Michigan’s minimum wage rises 35 cents to $8.50 an hour
Lansing — Michigan workers making the minimum wage will get a 35-cents-an-hour raise starting Friday.
The state hourly minimum is rising from $8.15 to $8.50. That is $14 more a week, or $728 a year, for those working full time.
The increase is the second in 16 months under a 2014 law that gradually boosted the minimum by 25 percent. The wage will increase to $8.90 in 2017 and $9.25 in 2018, after which it will rise with inflation every year.
Scheduled inflationary increases will not take effect if unemployment is 8.5 percent or higher for the prior year.
Michigan is among 14 states where higher minimum wages will go into effect in the new year, according to the National Conference of State Legislatures. Michigan’s wage will be tied for 14th-highest among the 45 states with a minimum wage.
The amount that employers can pay 16- and 17-year-olds — which is 85 percent of the minimum wage — will stay at $7.25, the equivalent of the federal minimum wage. But it will increase to $7.57 in 2017 and $7.86 in 2018.
The minimum hourly rate for workers who earn tips is rising from $5.05 to $5.27 on Friday. Businesses must still ensure tipped employees make at least $8.50 an hour overall.
Also taking effect in coming days and weeks are laws that will:
■Let drivers pulled over by police show proof of their auto insurance on a phone or another mobile device instead of having to provide a hard copy.
■Authorize local health departments to not inspect proposed temporary food establishments such as concession stands that serve only “low-risk” food like precooked hotdogs, popcorn and ice cream. Health officials could instead do an in-office consultation and operational review.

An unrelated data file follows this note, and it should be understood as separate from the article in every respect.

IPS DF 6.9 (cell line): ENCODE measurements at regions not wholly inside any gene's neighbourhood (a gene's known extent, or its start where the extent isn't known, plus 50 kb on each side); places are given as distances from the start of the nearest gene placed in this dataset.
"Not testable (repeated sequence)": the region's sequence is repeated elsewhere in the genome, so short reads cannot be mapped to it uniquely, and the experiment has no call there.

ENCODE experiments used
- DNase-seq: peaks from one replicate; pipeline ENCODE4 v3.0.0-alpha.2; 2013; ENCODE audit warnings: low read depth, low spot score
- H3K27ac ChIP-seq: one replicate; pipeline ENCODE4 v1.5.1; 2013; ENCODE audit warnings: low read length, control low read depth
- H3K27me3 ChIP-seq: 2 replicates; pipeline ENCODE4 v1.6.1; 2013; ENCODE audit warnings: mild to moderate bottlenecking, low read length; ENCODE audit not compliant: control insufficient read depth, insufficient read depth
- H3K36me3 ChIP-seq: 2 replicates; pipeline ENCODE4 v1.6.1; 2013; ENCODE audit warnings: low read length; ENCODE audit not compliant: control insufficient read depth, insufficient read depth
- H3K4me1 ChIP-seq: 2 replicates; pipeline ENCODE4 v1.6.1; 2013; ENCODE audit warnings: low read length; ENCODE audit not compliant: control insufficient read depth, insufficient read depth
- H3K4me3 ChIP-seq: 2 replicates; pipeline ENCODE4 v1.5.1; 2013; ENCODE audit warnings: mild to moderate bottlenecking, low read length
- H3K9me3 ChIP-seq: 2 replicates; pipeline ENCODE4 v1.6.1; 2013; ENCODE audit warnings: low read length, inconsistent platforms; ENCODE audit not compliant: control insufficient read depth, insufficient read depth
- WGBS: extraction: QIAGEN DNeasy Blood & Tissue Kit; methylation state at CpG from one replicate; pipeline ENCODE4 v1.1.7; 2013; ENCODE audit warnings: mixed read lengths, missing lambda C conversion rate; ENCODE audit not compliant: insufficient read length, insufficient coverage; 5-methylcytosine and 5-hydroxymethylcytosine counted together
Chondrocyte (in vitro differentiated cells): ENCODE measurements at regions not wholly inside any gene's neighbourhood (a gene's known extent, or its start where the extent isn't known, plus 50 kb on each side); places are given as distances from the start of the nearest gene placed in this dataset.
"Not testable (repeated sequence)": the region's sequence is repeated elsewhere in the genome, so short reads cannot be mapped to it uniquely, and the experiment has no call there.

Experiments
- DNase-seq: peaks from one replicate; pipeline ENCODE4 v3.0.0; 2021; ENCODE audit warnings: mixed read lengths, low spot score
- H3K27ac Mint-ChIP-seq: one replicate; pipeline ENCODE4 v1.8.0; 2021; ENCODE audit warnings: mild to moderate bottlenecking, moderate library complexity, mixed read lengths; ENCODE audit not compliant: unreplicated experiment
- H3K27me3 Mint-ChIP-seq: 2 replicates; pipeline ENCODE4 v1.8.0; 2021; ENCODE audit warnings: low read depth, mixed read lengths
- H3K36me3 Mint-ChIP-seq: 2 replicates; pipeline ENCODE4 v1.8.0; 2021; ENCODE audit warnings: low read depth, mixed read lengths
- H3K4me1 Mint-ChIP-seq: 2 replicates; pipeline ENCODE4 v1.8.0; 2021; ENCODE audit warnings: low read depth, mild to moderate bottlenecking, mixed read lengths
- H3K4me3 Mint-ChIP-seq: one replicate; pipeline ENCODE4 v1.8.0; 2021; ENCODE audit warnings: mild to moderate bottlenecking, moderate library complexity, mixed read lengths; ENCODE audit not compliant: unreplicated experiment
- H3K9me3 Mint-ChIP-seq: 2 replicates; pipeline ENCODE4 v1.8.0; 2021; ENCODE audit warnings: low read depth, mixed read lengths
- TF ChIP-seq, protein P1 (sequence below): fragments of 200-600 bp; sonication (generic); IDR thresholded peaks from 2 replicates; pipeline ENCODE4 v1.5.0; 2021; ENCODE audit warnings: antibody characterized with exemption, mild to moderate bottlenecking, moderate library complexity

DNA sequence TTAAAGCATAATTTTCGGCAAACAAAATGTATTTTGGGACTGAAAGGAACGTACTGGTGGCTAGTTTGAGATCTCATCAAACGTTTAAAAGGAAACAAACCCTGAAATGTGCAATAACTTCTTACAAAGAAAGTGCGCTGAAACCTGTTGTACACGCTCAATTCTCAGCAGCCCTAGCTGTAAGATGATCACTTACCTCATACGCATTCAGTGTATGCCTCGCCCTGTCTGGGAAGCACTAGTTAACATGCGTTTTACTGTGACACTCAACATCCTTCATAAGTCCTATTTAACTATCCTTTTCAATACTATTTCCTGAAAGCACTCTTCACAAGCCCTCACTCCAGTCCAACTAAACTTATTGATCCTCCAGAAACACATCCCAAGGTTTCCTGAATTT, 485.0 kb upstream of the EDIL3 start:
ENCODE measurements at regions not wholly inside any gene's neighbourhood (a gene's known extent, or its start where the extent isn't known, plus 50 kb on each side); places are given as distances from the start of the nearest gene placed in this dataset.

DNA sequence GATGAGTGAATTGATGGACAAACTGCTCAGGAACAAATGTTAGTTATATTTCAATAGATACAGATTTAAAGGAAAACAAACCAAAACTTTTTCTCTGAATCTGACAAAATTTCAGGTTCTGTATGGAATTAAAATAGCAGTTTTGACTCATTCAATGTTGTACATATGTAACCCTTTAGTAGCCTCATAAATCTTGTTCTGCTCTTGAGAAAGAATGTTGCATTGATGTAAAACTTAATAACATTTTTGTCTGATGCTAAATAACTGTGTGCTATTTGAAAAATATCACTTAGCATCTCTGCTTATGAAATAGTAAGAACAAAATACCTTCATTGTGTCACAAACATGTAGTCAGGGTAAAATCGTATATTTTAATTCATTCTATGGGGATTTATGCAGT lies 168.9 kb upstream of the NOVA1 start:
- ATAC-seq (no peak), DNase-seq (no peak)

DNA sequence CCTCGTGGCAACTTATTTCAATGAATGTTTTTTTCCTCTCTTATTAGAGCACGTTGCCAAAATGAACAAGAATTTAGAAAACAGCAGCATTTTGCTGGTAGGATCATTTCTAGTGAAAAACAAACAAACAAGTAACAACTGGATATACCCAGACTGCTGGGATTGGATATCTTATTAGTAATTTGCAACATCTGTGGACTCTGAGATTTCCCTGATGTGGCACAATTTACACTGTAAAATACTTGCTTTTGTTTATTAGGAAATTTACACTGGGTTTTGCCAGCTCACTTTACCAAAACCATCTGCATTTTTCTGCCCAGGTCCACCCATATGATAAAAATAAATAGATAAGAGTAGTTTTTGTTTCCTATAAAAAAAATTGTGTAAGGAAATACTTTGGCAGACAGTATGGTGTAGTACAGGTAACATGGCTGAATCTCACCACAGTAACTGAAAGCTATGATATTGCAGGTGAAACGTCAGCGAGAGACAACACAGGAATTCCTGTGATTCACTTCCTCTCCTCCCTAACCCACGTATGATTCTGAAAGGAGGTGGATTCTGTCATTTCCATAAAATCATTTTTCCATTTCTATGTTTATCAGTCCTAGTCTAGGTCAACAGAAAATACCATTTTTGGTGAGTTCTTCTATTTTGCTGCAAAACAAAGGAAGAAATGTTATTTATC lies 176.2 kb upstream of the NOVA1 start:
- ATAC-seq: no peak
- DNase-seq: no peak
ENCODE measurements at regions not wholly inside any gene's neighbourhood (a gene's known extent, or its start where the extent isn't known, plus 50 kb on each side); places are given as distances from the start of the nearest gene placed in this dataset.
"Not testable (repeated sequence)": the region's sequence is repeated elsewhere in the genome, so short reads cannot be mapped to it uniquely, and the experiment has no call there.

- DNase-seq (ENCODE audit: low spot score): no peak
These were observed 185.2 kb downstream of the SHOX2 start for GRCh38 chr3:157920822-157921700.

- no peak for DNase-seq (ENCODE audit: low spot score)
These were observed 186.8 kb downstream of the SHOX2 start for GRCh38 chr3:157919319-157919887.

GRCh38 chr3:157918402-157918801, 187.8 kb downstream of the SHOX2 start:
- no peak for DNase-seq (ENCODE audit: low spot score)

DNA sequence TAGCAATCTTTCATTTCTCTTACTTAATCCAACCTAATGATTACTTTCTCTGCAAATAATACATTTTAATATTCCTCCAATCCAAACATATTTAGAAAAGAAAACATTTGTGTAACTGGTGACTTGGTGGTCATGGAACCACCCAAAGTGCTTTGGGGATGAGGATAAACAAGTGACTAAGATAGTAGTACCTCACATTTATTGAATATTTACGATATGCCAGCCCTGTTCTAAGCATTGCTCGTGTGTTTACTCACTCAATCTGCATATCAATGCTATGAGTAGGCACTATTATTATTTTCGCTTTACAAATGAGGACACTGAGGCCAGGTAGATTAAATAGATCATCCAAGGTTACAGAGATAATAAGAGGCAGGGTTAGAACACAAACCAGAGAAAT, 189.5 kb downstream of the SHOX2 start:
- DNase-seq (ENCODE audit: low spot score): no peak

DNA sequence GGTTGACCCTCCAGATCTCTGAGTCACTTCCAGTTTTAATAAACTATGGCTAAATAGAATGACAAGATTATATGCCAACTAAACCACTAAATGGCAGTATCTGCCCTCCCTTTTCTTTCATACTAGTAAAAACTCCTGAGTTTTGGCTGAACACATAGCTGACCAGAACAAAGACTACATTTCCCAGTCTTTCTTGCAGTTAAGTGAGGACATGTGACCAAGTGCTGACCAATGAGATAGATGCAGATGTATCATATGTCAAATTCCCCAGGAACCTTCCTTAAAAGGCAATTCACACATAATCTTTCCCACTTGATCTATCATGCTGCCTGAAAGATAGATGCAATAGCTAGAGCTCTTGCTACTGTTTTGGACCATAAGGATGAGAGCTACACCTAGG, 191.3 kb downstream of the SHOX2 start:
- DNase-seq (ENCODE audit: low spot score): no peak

■Revise rules so veterans and others with service animals can visit restaurants and other public accommodations without being turned away — except in limited circumstances. The state will offer voluntary IDs, tags and vests for service animals. It also must receive reports from people who encounter problems using a service animal or who suspect others of falsely saying they have a service animal, and can refer violations to law enforcement.
■Require police to adhere to new reporting requirements about their seizure of people’s property and make prosecutors meet a higher standard of evidence in civil court before taking ownership of assets they suspect are tied to crimes, even when no charges are filed or convictions are obtained.
■Let people caring for the disabled open tax-exempt savings accounts to pay for the long-term needs of those they care for, including housing and transportation. Another measure will raise the maximum account balance in Michigan’s 529 college savings plan from $235,000 to $500,000.
■Ban a powder product that makes vodka, rum and other alcoholic drinks when mixed with water.
■Require the state police to notify the public about a search for any person suspected of injuring or killing a police officer. The Blue Alerts will function like Amber Alerts that help find missing children.